Tuesday, April 24, 2007


Get Lit! Wrap

Eastern Washington University's annual literary festival is now in the books (nice pun, eh?), and this morning, we have a nice guest column in the Spokesman Review about one of the events. The Youth Poetry Slam is turning out to be a huge success, and here's the organizers perspective on why this type of program is so vital to our community.
The author by the way is coordinator of Get Lit!'s Young Writers Program, an EWU community outreach initiative.

(Guest opinion)

Poetry slam exhibits budding arts talent

Marny Lombard Special to The Spokesman-ReviewApril 24, 2007

The arts and culture of Spokane took a leap the other night. In a downtown coffee house, teens of diverse backgrounds chanted, crooned, sang, provoked, demanded and inspired the standing-room-only audience of the fifth annual Spokane Teen Poetry Slam.
Performers demonstrated impressive mastery of language. They used humor, pathos and irony. Rhythm, cadence and rhyme. They shone their intelligence on topics large and small: Misogyny and meth. Stereotypes and sex. Dreams and demons. They unpacked family tragedies, reclaimed tribal identities and reached across the globe to the children of Sudan.
A poem titled "Old Man, Young Girl" explored the difficult territory of being a daughter on the brink of womanhood. Another work, performed by a team of three students from the Medicine Wheel Academy, counterpoised images of mainstream culture against those of tribal tradition.
More than one spectator wiped away tears.
The occasion was the fifth annual Spokane Teen Poetry Slam, which spilled out of the Empyrean Coffee House onto the sidewalk just down from an even larger crowd that waited on the sidewalk for urban ministry CityGate to open for the evening. This was an urban event in an urban location, attracting students rural and suburban, gay and straight, white and Indian, middle-class and not. They came from Deer Park, Crosswalk, Central Valley, Sandpoint, North Central, Medicine Wheel Academy, St. George's School, Eastern Washington University and Spokane Valley High School.
Emcee Daniel Harrington, who for the duration of the evening bore the irreverent nickname of "Big Jesus," navigated the crowd through the rules and passions of poetry slam. "It's the poetry, not the points," he told poets whose scores failed to soar. Some performers confessed at the outset this was their first slam, the fluttering edge of their paper a visible sign of their nerves. Others held the stage and crowd as confidently as any seasoned storyteller or songwriter.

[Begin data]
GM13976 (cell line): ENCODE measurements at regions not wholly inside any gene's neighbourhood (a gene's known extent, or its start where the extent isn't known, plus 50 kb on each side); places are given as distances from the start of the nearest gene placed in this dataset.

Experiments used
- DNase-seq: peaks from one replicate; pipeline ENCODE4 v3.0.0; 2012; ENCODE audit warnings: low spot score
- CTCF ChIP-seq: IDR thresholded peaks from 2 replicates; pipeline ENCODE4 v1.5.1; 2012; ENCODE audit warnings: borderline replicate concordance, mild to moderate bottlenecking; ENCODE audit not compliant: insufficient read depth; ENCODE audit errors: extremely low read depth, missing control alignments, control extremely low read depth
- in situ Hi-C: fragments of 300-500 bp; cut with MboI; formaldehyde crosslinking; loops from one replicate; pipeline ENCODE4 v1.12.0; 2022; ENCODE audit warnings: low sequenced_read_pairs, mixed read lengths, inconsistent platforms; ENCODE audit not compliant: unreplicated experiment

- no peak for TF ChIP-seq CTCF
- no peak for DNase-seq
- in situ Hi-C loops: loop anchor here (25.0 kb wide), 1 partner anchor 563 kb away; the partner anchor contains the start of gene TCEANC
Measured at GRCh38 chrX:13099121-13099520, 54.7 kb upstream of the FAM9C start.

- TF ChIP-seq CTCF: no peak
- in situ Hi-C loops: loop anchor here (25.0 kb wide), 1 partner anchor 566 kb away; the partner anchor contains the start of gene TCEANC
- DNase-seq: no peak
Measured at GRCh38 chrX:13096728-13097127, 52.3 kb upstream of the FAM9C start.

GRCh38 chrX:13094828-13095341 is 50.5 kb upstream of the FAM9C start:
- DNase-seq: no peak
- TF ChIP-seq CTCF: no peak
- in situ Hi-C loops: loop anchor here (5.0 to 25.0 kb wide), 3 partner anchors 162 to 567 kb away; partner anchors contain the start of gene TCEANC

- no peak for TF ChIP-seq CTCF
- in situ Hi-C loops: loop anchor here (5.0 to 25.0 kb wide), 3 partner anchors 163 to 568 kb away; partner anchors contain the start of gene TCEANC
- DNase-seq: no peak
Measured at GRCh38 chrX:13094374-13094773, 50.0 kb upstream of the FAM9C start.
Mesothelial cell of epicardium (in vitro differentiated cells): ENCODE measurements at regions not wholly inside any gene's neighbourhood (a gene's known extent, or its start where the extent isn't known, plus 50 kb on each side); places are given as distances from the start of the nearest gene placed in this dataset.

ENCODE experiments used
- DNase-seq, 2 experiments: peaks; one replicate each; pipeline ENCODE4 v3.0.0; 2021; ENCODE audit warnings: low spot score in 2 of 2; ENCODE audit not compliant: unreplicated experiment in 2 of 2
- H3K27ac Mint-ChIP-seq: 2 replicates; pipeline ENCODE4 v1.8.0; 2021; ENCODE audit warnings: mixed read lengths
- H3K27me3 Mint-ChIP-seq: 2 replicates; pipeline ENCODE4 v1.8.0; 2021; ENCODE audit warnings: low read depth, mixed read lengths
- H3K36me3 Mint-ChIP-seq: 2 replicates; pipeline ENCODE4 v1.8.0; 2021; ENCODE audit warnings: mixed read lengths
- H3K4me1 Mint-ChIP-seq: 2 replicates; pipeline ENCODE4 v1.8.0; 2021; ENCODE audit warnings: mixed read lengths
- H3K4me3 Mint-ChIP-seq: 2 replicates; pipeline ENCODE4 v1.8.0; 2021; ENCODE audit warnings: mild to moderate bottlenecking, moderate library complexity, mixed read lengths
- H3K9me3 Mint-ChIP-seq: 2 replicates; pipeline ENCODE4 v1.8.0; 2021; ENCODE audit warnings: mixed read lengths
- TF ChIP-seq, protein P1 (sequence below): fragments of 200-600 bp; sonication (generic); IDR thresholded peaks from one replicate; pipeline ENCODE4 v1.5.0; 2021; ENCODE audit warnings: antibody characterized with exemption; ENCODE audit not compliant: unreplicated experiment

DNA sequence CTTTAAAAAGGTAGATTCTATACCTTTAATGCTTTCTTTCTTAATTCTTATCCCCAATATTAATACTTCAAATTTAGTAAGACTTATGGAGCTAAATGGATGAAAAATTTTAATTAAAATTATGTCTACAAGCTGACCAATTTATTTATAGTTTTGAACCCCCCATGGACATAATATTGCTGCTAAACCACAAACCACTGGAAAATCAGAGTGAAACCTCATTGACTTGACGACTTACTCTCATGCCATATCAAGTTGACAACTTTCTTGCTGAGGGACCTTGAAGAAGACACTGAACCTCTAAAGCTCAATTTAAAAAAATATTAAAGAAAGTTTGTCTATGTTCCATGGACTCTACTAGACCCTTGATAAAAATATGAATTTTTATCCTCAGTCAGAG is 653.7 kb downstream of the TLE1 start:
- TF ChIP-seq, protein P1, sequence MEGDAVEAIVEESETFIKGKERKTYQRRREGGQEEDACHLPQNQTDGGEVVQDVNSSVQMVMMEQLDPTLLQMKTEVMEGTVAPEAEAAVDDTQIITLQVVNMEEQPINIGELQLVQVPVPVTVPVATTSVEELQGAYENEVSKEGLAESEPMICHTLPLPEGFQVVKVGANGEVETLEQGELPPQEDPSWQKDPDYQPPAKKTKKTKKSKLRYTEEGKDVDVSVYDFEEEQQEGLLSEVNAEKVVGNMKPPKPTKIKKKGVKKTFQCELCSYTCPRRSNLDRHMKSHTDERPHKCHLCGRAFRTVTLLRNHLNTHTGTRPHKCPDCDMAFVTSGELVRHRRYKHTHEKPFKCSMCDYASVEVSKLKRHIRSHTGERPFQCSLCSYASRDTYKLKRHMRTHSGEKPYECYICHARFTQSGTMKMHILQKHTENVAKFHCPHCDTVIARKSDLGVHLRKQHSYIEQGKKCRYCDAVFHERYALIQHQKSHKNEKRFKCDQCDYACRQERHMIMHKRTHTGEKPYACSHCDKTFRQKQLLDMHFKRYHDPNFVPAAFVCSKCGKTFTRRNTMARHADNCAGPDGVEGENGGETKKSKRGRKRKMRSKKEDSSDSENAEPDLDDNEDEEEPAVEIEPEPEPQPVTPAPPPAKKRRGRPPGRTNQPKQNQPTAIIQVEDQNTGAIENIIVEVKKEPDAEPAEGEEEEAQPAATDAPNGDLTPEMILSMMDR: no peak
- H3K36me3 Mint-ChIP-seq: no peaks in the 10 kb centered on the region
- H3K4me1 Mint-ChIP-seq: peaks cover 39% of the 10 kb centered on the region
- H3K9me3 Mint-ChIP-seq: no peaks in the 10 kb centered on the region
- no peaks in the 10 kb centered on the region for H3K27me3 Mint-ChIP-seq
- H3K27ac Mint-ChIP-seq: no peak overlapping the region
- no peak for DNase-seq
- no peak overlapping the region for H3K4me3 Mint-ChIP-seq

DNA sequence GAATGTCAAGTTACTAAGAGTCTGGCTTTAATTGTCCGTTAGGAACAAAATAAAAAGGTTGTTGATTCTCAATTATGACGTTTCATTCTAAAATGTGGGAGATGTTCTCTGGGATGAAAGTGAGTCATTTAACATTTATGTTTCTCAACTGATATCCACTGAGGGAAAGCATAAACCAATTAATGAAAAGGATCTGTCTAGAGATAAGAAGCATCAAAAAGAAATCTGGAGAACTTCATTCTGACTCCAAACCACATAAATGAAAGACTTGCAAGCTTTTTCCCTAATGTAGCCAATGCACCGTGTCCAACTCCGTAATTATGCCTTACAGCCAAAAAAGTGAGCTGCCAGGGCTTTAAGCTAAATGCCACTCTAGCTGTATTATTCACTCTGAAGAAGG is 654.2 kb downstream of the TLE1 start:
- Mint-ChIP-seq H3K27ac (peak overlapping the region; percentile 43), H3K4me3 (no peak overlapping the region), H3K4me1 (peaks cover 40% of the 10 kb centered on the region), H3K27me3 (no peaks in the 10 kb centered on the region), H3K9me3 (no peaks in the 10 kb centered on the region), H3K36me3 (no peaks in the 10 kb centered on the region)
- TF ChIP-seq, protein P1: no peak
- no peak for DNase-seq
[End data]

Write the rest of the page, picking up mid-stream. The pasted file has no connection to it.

In the language of Washington state's writing standards, the work of these young poets was both expository and persuasive. But this was a long way from the WASL, baby. These poems don't evolve from canned prompts. They arise from individual passion, frustration and insight into our society – age-old sources for the literary arts.
This event, which took place as part of the ninth annual Get Lit! Festival, was produced by Writers in the Community, an internship program of Eastern Washington University's Inland Northwest Center for Writers. Harrington, who has developed Spokane Poetry Slam, a series of youth slams, has invited the top three performers from the other night to participate in his semifinal slam on Wednesday. A local final competition will follow in May, and the top four poets will become Spokane's team in the National Poetry Slam in Austin, Texas. If you think that's a first for Spokane, you're dead on.
Poetry slams are a funky kind of animal. They're loud and often profane. They're anything but mom and apple pie. Not every poet clamors for their chance at a slam. And not every language arts teacher has the background or inclination to properly support these young bards.
But this Get Lit! event – graced by Native American students who introduced themselves by name and tribe, by a Sandpoint poetess whose wisdom and wit brought to mind a young Maria Muldaur, by any number of articulate young people who trekked through a landscape of contemporary culture – was as a sweet a celebration of the diversity, strength and courage of our youth as one could find.
Sometimes I wonder why it is that, of the Three R's, reading has a strong lobby, and math has an articulate cadre of proponents. Writing sometimes seems to be the freckled stepchild, with no guardians at all beyond the most core concerns about spelling, grammar and soundly written business letters.
We can do so much better. If we are serious about making Spokane and the Inland Northwest a place where all children flourish, where youth learn that their voices matter – if we have the vision to reach beyond the basics – our community should make youth arts and culture a hallmark of the Inland Northwest.

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